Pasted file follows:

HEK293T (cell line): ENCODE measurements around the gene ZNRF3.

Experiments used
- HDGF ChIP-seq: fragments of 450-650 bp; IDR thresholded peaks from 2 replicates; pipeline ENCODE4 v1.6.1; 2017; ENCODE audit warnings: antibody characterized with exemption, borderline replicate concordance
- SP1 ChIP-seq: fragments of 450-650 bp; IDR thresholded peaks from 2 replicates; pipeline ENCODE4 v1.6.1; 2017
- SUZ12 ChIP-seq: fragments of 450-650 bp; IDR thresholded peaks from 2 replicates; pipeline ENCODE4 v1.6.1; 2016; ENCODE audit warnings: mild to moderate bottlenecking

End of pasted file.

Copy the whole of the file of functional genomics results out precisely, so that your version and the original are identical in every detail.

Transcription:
HEK293T (cell line): ENCODE measurements around the gene ZNRF3.

Experiments used
- HDGF ChIP-seq: fragments of 450-650 bp; IDR thresholded peaks from 2 replicates; pipeline ENCODE4 v1.6.1; 2017; ENCODE audit warnings: antibody characterized with exemption, borderline replicate concordance
- SP1 ChIP-seq: fragments of 450-650 bp; IDR thresholded peaks from 2 replicates; pipeline ENCODE4 v1.6.1; 2017
- SUZ12 ChIP-seq: fragments of 450-650 bp; IDR thresholded peaks from 2 replicates; pipeline ENCODE4 v1.6.1; 2016; ENCODE audit warnings: mild to moderate bottlenecking